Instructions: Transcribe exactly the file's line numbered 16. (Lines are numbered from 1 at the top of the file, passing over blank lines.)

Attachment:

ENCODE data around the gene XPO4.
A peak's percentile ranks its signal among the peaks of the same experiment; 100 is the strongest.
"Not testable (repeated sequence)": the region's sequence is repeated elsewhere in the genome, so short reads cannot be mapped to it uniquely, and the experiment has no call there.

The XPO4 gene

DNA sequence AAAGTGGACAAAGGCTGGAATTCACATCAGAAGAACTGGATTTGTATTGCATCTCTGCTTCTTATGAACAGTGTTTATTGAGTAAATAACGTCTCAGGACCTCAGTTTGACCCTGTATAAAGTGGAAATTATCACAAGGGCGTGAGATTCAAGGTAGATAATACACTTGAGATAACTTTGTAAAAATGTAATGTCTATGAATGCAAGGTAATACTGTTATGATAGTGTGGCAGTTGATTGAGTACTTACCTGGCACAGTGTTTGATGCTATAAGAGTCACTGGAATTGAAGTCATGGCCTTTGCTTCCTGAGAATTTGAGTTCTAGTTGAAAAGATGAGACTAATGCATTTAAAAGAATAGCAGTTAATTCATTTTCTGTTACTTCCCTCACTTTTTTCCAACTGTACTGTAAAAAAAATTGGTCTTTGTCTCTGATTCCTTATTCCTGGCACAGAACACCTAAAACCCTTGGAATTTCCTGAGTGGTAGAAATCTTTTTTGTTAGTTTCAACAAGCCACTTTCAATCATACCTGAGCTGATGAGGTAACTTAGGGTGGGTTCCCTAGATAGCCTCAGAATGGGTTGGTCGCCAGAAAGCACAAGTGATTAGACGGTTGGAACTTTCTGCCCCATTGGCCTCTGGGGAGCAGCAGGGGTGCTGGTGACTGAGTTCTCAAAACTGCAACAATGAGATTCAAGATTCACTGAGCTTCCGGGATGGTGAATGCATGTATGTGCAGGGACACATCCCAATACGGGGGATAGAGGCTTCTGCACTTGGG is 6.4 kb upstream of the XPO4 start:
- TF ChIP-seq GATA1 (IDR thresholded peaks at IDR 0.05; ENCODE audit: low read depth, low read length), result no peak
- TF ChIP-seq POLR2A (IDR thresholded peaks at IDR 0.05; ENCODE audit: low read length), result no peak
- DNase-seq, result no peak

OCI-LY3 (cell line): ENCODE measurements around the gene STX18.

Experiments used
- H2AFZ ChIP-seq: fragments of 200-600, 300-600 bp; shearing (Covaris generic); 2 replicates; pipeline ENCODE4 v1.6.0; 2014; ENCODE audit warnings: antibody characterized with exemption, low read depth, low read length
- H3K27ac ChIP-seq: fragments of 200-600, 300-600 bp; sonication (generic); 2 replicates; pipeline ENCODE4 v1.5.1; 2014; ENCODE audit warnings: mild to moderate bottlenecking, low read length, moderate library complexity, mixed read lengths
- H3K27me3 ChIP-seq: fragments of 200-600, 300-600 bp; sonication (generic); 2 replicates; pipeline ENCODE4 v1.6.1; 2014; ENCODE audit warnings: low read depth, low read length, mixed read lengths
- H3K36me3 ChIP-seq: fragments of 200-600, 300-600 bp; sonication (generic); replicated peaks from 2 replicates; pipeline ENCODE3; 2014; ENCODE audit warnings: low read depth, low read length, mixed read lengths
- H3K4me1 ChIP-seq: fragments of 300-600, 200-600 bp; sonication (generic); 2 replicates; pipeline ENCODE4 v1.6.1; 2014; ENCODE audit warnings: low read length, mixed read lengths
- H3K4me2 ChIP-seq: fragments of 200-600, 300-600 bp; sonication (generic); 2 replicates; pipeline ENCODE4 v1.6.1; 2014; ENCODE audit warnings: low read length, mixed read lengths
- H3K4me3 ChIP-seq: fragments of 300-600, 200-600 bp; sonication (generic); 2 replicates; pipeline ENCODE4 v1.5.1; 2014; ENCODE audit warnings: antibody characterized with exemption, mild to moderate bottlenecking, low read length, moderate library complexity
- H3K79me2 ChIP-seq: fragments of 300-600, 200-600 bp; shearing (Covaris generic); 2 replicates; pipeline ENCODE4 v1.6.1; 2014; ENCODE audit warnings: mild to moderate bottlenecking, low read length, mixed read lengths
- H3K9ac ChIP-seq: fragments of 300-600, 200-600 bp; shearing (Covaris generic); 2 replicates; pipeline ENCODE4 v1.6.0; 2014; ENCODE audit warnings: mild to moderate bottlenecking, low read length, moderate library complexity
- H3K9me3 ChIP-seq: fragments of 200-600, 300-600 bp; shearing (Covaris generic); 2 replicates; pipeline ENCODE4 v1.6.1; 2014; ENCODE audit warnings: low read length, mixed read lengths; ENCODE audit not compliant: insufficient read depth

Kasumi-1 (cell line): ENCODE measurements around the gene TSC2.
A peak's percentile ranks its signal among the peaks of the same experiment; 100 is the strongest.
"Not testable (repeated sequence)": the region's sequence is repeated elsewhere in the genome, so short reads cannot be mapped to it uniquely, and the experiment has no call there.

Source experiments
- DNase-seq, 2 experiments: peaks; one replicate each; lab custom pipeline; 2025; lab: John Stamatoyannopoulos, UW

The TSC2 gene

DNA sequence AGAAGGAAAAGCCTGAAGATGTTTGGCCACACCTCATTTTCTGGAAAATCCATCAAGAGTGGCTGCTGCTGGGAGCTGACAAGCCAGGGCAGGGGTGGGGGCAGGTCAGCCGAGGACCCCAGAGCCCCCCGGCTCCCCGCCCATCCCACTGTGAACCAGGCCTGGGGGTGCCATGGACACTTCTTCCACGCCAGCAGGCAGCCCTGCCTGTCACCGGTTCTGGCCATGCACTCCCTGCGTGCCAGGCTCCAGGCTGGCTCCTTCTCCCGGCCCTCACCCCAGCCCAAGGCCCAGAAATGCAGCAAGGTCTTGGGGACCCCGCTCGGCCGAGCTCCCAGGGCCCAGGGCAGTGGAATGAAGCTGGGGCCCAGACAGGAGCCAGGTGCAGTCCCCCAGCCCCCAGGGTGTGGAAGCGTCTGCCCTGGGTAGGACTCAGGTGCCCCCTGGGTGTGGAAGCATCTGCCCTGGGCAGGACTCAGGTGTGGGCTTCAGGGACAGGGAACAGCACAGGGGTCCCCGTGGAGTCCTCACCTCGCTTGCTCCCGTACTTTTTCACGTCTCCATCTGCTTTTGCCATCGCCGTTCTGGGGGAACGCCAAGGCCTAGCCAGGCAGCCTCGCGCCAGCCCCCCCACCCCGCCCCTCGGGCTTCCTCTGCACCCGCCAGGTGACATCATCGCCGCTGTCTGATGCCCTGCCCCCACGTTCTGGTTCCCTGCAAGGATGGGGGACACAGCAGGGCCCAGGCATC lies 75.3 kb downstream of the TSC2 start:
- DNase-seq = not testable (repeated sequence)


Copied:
- H3K4me2 ChIP-seq: fragments of 200-600, 300-600 bp; sonication (generic); 2 replicates; pipeline ENCODE4 v1.6.1; 2014; ENCODE audit warnings: low read length, mixed read lengths